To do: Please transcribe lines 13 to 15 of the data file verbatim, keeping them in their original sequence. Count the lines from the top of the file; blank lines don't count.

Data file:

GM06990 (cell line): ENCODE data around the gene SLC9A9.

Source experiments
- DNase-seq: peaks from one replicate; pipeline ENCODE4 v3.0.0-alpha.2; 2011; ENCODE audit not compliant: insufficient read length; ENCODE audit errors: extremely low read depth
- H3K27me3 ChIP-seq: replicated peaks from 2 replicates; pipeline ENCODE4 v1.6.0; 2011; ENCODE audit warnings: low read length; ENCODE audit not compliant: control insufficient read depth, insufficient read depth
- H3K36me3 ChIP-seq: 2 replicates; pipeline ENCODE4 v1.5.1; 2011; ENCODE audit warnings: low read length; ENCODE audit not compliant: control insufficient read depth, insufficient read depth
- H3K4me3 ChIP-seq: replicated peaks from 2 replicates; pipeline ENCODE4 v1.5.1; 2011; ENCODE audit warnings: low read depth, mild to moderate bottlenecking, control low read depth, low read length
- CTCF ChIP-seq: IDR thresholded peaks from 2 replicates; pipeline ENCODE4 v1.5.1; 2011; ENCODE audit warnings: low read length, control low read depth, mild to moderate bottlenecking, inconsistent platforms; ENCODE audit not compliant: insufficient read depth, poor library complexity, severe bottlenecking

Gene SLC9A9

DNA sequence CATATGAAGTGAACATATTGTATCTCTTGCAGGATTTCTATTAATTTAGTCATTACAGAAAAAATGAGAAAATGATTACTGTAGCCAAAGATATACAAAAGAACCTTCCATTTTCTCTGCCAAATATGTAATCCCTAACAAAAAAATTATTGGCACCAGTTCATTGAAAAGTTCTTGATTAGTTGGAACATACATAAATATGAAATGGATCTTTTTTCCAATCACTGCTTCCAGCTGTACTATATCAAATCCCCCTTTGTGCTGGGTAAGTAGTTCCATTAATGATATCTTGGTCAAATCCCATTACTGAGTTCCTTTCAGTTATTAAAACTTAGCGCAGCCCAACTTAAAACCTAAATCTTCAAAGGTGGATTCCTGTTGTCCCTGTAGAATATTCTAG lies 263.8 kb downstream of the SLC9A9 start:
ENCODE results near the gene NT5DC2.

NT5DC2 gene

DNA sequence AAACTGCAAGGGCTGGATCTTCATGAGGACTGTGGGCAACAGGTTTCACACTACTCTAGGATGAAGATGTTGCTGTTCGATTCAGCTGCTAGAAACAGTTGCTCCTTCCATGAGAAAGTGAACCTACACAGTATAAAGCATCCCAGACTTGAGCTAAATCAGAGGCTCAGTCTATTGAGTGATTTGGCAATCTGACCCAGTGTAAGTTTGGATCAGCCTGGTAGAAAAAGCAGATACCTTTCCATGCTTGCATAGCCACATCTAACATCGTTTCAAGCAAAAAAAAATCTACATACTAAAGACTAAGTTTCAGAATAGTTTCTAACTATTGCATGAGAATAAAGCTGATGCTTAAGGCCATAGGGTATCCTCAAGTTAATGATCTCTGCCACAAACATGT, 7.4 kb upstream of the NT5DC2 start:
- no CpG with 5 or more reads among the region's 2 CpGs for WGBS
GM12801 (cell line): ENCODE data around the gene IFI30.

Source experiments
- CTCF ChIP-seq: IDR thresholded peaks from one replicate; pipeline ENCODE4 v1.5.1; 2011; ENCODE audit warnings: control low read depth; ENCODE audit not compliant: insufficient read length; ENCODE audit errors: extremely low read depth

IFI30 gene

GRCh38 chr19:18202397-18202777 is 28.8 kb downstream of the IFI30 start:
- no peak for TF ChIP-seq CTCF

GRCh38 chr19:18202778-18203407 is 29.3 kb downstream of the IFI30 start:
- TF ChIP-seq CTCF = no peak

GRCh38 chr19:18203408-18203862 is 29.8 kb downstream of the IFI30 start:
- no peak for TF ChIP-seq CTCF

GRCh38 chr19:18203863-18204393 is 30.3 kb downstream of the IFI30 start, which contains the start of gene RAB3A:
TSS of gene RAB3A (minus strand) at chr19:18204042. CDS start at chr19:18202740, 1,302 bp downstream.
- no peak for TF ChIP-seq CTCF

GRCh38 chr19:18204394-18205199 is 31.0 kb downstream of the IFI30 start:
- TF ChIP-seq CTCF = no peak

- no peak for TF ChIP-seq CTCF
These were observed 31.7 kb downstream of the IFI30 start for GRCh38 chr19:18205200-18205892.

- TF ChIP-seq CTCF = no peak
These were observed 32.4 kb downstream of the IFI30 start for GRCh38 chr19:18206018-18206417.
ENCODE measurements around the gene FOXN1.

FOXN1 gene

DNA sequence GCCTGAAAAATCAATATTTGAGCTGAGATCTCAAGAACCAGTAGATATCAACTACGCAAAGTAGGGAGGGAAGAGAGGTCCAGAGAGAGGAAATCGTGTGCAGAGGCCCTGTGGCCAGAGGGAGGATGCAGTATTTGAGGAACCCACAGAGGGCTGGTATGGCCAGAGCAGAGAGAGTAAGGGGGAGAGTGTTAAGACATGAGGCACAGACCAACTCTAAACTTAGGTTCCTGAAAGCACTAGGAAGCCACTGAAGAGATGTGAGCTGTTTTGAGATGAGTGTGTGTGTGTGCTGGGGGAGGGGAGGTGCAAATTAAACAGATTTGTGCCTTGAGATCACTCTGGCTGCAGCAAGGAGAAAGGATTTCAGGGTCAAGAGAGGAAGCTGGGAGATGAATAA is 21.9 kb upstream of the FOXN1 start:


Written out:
- no CpG with 5 or more reads among the region's 2 CpGs for WGBS
GM12801 (cell line): ENCODE data around the gene IFI30.

Source experiments